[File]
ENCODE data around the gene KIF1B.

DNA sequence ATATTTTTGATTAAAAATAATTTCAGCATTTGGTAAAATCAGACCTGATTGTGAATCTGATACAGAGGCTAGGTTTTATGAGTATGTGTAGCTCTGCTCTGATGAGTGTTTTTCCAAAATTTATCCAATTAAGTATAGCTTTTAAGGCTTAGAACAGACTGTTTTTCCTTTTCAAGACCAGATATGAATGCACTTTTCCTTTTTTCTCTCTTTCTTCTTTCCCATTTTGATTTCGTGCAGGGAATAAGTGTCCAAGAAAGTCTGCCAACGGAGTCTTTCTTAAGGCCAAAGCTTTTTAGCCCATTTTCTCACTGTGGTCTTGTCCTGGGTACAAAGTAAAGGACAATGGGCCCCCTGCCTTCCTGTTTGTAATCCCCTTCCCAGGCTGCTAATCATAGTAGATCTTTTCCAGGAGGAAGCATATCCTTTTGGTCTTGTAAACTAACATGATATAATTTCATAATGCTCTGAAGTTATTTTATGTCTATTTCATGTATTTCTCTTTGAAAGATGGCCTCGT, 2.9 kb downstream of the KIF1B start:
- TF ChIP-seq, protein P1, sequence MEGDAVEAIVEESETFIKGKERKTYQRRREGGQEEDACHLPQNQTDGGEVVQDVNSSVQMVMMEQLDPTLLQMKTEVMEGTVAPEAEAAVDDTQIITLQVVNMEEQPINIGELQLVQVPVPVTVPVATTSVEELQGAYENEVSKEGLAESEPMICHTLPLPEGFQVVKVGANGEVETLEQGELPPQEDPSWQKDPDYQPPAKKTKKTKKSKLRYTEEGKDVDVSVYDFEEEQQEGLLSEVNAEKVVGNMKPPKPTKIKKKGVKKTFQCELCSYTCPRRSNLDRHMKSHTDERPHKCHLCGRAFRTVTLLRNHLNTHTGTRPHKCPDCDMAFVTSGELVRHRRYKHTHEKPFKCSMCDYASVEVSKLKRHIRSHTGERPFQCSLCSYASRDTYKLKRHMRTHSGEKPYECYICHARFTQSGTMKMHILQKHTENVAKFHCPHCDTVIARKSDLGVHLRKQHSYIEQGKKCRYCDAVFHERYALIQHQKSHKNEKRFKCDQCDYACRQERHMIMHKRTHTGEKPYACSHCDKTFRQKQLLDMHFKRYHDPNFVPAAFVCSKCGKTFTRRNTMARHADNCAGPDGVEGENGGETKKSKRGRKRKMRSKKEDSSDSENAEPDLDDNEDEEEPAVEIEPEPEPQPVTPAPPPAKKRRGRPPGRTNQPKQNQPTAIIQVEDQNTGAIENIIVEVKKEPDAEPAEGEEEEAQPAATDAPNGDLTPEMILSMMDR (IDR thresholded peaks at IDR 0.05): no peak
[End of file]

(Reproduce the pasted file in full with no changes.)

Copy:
ENCODE data around the gene KIF1B.

DNA sequence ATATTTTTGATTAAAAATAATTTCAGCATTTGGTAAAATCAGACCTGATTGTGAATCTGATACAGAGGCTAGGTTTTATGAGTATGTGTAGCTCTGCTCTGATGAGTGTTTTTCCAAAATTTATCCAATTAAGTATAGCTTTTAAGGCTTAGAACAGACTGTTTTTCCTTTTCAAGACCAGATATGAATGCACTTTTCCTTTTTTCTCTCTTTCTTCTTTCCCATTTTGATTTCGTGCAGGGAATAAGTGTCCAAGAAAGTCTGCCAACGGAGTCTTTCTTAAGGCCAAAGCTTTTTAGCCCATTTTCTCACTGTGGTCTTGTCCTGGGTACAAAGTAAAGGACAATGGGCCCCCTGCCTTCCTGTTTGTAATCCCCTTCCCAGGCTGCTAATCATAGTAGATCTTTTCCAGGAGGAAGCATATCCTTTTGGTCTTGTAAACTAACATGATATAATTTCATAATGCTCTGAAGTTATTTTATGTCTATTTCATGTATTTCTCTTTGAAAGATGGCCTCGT, 2.9 kb downstream of the KIF1B start:
- TF ChIP-seq, protein P1, sequence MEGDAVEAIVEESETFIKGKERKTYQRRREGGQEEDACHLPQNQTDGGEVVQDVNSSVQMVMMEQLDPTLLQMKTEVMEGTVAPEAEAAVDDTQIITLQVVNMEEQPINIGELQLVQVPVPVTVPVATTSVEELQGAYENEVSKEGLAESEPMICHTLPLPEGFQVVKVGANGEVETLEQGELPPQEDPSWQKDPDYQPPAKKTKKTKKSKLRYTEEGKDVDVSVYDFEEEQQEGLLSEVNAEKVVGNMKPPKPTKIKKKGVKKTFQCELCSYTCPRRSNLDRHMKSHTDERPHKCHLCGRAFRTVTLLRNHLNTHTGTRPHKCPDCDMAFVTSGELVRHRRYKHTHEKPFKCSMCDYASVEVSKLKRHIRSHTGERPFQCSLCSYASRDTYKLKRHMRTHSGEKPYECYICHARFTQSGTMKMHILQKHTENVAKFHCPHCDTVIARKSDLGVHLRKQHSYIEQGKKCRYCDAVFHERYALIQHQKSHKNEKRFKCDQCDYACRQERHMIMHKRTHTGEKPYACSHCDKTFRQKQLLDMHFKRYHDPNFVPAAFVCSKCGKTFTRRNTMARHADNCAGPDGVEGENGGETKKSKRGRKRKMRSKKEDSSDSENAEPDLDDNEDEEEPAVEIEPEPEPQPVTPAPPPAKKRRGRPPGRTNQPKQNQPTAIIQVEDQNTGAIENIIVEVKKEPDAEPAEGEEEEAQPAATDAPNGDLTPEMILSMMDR (IDR thresholded peaks at IDR 0.05): no peak